Disassemble Java class files via javap

Today I received the question how someone could see the Java code for a Java class file. You can disassemble the Java byte code via the command line tool javap.

Lets assume you have this tiny Java class Test.java

package test;

public class Test {

	int number = 5;

	public void sayHello() {
		System.out.println("Hello");
	}
}

Compile this class via javac Test. javaand you receive Java.class

If you you run javap Test you receive the attributes and method signatures.

C:\temp\javaptest>javap Test
Compiled from "Test.java"
public class test.Test extends java.lang.Object{
    int number;
    public test.Test();
    public void sayHello();
}

If you you run javap -C Test you receive the byte-code


C:\temp\javaptest>javap -c Test
Compiled from "Test.java"
public class test.Test extends java.lang.Object{
int number;

public test.Test();
  Code:
   0:   aload_0
   1:   invokespecial   #1; //Method java/lang/Object."<init>":()V
   4:   aload_0
   5:   iconst_5
   6:   putfield        #2; //Field number:I
   9:   return

public void sayHello();
  Code:
   0:   getstatic       #3; //Field java/lang/System.out:Ljava/io/PrintStream;
   3:   ldc     #4; //String Hello
   5:   invokevirtual   #5; //Method java/io/PrintStream.println:(Ljava/lang/String;)V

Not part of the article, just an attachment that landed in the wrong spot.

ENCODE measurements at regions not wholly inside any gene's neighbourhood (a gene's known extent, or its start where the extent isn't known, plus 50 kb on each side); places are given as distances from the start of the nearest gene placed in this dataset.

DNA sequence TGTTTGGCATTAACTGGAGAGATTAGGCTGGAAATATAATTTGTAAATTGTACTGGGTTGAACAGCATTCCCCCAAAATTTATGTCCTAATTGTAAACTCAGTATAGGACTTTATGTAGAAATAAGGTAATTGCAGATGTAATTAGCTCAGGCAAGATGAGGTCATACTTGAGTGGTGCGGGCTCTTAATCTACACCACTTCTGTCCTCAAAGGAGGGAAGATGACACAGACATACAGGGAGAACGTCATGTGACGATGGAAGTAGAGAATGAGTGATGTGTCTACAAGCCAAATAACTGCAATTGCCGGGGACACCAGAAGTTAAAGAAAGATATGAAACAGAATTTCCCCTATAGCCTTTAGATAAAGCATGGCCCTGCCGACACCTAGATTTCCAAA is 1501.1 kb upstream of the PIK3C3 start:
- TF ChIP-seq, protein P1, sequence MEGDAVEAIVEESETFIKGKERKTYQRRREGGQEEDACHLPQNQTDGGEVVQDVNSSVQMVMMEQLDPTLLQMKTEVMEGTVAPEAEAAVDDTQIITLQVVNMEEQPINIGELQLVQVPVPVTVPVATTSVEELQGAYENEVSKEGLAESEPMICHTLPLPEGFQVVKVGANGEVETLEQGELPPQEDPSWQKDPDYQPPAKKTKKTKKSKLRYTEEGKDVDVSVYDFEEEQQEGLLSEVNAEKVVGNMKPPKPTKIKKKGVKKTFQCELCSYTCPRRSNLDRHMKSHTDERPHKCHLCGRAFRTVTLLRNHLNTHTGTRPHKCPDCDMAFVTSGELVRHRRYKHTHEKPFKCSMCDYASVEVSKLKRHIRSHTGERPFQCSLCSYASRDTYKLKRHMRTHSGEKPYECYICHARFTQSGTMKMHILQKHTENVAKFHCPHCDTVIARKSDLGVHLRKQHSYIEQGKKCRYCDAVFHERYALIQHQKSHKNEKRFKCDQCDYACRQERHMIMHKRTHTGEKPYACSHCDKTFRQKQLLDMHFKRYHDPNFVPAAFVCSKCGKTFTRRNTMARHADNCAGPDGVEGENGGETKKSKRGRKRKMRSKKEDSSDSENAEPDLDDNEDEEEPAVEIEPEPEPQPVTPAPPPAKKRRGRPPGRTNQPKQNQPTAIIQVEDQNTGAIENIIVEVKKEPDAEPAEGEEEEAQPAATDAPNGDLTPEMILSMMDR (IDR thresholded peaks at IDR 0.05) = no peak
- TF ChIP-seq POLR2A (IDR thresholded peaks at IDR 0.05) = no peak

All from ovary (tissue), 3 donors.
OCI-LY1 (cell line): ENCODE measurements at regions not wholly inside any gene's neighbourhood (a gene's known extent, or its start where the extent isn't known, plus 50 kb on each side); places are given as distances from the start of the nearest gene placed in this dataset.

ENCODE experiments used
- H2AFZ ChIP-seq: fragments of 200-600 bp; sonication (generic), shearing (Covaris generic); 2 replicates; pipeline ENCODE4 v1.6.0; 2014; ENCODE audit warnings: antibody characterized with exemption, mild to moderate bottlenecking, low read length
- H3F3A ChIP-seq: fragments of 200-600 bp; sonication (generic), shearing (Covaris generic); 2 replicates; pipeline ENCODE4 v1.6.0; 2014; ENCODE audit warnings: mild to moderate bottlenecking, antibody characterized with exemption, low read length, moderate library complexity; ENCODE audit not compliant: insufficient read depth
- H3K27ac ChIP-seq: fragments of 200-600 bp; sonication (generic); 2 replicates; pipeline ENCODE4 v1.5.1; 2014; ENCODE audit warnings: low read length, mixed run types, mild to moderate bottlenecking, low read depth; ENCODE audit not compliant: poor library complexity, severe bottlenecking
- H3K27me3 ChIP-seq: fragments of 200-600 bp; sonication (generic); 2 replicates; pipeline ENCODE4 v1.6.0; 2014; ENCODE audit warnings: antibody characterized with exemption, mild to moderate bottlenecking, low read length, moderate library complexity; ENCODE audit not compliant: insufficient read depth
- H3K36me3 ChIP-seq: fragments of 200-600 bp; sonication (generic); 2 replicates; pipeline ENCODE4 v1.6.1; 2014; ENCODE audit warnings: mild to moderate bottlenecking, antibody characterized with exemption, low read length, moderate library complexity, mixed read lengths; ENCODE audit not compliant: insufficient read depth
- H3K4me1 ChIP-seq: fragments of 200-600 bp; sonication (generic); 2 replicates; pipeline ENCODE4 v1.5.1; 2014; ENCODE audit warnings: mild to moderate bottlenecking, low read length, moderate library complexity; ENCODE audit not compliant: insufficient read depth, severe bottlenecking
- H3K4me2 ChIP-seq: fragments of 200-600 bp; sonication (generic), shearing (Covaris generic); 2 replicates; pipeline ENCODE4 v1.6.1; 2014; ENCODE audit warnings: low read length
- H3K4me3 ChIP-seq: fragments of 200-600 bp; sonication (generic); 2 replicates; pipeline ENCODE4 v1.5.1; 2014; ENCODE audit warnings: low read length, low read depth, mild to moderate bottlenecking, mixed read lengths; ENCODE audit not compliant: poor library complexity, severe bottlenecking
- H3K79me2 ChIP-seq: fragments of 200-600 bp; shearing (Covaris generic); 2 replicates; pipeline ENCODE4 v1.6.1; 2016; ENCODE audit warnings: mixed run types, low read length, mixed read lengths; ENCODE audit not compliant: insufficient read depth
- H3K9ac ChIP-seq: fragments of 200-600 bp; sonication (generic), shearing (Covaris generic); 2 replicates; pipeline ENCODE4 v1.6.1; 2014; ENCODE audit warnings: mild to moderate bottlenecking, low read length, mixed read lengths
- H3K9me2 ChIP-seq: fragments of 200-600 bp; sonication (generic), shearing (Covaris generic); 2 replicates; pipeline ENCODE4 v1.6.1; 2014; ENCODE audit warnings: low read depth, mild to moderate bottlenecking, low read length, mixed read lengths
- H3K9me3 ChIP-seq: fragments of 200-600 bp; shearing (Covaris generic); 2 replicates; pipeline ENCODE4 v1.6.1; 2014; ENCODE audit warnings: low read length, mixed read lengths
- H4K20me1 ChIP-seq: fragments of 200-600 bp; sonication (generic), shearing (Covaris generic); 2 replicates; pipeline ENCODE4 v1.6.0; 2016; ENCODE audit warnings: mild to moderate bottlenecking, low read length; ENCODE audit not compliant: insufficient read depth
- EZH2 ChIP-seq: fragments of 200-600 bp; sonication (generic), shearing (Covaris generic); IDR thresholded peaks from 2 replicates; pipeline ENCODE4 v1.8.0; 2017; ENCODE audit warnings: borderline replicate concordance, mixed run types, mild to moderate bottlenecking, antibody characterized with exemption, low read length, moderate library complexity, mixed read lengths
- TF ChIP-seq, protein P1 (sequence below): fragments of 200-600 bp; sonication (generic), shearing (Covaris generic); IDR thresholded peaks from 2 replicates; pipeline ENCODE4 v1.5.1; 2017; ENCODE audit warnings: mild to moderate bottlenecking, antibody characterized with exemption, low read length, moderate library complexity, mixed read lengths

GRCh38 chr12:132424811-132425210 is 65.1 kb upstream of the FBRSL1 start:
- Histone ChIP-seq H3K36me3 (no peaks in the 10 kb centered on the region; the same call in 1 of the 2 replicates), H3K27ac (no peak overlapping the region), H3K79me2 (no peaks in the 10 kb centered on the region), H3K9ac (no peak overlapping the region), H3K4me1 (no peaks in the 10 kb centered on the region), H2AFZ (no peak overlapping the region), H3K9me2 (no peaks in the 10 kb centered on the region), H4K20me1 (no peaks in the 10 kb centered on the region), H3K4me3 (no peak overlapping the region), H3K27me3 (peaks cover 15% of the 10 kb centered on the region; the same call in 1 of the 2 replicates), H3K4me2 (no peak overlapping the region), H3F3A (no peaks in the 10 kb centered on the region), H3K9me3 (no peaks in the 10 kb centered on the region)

8:   return

}

To get the full Java source code you can use the tool jad.

16.11.2008 Updated entry based on comments from Eric and Phil. Thanks!

About Lars Vogel

Lars Vogel is the founder and CEO of the vogella GmbH and works as Eclipse and Android consultant, trainer and book author. He is a regular speaker at international conferences, He is the primary author of vogella.com. With more than one million visitors per month this website is one of the central sources for Java, Eclipse and Android programming information.
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4 Responses to Disassemble Java class files via javap

  1. Eric Jain says:

    javap is a disassembler, not a decompiler. jad is a decompiler.

  2. Phil says:

    I also recommend using JAD in case you want to decompile class files. It also features an Eclipse plugin but I never used that.
    Notice that javap merely prints attributes and method signatures, no values and method bodies.

  3. Lars Vogel says:

    @Eric @Phil: Thank you for your comments. I updated the blog entry based on your input.

  4. ivmai says:

    Jad is an excellent decompiler but it’s not maintained for ages (the latest version is 1.5.8g). To workaround some Jad limitations (mostly for Java 1.4 and 1.5+ classes), there exists a tool called JadRetro which prepares the class files before running Jad.

    An alternative solution is JD-GUI decompiler which understands Java generics but, IMHO, it can’t compete with Jad at present (at least, in generating compilable code).

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